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Thursday, May 23, 2024

Courthouse rebuilds for Breivik trial

There seems to be no end to what confessed Norwegian terrorist Anders Behring Breivik is costing his homeland, both in terms of lives and money. Lawyers and courthouse officials in Oslo now feel compelled to undertake a major remodeling of the local courthouse (Tinghuset) to accommodate Breivik’s trial, set to begin next spring.

This panel of lawyers and the courthouse's chief judge has decided on a major remodeling project to accommodate Breivik's trial next spring. Norwegian Broadcasting (NRK) carried their press conference live on national television Monday afternoon. PHOTO: NRK/Views and News

The project involves another major taxpayer expense at a time when the courts otherwise are facing budget cuts. It was just last week that the Oslo court’s chief judge (called sorenskriver) Geir Engebretsen was quoted in newspaper Aftenposten as saying that the new proposed state budget would have “dramatic consequences” on the courts. The leaders of courts all over Norway are protesting the state budget that implies a cut of NOK 7.5 million in 2012 and another NOK 50 million in 2013.

That, they claim, will mean longer waits for cases to come to trial, poorer service for the public and more difficult working conditions for courthouse staff. Engebretsen and his colleagues nationwide have signed a letter protesting the proposed cuts.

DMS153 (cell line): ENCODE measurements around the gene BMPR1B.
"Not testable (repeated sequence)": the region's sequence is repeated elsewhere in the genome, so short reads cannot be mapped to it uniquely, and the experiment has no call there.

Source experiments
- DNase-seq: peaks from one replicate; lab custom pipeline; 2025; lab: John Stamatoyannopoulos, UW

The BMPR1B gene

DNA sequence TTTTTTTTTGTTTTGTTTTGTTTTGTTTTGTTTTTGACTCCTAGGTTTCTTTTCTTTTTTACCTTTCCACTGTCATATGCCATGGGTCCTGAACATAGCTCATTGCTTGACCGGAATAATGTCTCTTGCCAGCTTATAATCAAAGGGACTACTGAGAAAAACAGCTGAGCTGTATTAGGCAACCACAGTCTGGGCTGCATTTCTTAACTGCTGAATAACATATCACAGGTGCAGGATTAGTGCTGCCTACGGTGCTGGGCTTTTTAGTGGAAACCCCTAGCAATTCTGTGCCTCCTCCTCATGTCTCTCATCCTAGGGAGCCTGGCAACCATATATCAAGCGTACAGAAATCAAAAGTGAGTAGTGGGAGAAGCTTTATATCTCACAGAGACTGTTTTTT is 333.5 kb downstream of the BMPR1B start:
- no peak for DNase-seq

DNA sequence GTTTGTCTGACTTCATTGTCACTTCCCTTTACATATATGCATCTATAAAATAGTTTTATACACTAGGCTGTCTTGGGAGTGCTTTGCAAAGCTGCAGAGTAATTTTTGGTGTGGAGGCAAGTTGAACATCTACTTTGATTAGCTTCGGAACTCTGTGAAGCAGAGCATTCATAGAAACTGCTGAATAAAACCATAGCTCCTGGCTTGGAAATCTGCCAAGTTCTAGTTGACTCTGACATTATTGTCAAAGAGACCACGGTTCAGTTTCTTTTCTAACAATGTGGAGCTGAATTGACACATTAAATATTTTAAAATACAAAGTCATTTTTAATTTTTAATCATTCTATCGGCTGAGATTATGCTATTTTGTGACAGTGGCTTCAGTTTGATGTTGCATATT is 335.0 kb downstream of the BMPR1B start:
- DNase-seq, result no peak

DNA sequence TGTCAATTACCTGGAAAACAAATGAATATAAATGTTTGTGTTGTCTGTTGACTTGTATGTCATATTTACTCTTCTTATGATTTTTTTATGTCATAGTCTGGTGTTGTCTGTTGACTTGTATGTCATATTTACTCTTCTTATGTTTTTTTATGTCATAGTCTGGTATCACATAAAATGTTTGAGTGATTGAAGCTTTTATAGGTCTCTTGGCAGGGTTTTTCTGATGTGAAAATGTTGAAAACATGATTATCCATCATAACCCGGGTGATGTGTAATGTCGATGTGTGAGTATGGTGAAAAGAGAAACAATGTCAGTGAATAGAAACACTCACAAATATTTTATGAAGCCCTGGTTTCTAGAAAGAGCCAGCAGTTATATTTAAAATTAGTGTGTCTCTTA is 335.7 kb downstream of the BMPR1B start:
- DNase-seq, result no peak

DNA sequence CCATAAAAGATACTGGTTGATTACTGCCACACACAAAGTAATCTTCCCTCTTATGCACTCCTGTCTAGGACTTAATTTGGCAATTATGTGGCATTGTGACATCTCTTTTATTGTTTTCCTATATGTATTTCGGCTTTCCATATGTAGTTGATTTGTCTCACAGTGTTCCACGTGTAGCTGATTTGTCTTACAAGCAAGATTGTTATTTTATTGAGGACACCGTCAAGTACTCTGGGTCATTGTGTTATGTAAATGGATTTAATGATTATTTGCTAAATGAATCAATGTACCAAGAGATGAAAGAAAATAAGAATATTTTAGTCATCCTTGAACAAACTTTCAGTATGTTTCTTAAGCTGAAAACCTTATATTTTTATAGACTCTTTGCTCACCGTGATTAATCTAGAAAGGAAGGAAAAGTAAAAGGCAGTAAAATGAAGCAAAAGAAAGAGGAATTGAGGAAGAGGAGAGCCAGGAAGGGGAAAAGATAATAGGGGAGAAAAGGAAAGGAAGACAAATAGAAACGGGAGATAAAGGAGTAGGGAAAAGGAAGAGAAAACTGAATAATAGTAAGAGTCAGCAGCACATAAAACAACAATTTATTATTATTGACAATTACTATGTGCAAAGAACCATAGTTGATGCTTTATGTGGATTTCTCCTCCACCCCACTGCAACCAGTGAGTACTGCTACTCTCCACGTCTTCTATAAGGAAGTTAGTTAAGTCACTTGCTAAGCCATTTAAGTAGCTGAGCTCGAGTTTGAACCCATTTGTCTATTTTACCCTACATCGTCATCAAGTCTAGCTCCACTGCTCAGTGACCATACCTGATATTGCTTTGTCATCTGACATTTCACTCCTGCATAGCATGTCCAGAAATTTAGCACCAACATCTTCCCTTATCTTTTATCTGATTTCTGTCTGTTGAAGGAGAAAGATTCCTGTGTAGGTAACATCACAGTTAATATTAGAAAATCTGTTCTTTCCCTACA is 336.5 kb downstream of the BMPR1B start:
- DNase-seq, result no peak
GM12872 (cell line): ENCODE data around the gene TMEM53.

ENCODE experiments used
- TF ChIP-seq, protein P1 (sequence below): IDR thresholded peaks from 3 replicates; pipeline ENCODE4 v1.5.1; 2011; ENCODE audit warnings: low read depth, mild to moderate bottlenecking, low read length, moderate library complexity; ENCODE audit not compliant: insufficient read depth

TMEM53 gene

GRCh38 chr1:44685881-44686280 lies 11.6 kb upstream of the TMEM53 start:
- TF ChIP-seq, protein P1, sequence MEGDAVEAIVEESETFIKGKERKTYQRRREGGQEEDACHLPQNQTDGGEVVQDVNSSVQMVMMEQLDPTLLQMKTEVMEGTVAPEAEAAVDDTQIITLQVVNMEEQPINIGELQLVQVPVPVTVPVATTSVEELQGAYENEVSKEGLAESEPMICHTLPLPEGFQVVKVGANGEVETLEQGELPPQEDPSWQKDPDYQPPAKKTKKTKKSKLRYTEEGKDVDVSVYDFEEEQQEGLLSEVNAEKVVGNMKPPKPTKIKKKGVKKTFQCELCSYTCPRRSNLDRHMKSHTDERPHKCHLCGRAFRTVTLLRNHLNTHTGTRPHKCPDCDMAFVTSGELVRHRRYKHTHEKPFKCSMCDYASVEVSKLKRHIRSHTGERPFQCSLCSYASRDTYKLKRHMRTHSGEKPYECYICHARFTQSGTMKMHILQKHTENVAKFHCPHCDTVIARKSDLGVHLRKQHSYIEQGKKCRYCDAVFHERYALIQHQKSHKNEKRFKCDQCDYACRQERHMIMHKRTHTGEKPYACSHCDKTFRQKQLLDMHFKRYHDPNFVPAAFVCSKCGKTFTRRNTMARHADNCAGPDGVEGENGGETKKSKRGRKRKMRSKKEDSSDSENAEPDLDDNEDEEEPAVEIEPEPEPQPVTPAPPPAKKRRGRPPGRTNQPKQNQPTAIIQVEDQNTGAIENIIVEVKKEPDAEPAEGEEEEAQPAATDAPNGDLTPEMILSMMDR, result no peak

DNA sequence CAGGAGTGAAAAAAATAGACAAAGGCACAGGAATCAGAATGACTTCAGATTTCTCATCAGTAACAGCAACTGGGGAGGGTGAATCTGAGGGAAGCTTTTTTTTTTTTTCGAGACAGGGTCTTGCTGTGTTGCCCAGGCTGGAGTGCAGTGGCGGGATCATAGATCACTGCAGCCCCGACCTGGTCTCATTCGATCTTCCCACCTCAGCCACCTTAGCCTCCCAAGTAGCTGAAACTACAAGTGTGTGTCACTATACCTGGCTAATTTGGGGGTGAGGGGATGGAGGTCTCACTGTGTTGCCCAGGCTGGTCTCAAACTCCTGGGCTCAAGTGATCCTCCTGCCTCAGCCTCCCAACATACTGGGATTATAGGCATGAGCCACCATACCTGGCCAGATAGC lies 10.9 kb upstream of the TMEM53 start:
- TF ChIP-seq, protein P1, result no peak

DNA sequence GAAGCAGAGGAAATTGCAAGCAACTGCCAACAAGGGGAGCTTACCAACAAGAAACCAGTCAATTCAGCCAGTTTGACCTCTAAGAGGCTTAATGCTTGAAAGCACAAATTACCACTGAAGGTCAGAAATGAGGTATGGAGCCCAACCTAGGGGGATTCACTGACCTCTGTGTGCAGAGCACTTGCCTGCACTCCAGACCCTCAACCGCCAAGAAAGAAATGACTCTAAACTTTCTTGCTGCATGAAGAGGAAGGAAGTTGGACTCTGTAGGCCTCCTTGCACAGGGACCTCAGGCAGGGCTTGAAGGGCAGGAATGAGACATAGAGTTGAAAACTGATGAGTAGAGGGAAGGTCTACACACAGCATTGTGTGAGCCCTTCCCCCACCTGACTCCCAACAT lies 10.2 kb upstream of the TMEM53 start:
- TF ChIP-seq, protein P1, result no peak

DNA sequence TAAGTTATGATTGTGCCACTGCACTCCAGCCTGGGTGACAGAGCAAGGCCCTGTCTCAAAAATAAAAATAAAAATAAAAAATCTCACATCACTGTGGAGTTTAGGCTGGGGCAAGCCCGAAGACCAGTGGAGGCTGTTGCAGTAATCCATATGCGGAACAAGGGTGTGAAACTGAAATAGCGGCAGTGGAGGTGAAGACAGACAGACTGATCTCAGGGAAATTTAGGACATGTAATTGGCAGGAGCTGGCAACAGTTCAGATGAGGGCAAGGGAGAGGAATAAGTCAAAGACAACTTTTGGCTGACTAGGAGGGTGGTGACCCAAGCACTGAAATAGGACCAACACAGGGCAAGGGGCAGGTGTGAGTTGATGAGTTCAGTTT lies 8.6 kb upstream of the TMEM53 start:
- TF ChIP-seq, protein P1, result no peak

Breivik’s trial poses additional huge challenges for Engebretsen in Oslo. On Monday, he led the presentation of major remodeling plans for the Oslo courthouse in connection with the upcoming trial of the man who killed 77 persons in Oslo and on the island of Utøya last summer. Engebretsen was joined by lawyers representing plaintiffs, prosecutors and the defendant himself.

They had agreed, after months of meetings, that the trial should be held in the local courthouse even though it lacks the capacity to take on such a huge case that involves hundreds of plaintiffs, their lawyers, thousands of witnesses and journalists from all over the world. Calls to hold the trial in a large local arena, though, were rejected, mostly on the grounds such a venue wouldn’t be worthy of the somber legal proceedings.

Instead, court officials have agreed to remodel the entire second floor of the Oslo courthouse, which covers an area of 2,500 square meters (around 25,000 square feet). That, Engebretsen said, will accommodate seating for 204 persons, while press centers will be built elsewhere in the courthouse and in the nearby Hotel Bristol. A separate center may be established at the Grand Hotel, also just a few blocks away, to accommodate survivors and families of Breivik’s victims.

Plans are also being laid for live video links to other courthouses around the country. Victims and survivors from Breivik’s massacre on Utøya were attending the Labour Party’s annual youth summer camp and came from all over the country.

Engebretsen couldn’t say how much all this will cost. “For the courts, this is a community obligation,” he said. “There’s a willingness from the Norwegian community to pay to have a good framework both around the investigation and the actual court case.”

Earlier in the day, Breivik appeared at his latest custody hearing which was open to the public for the first time. His trial is now set to begin April 16 and is expected to last for around 10 weeks.

Views and News from Norway/Nina Berglund

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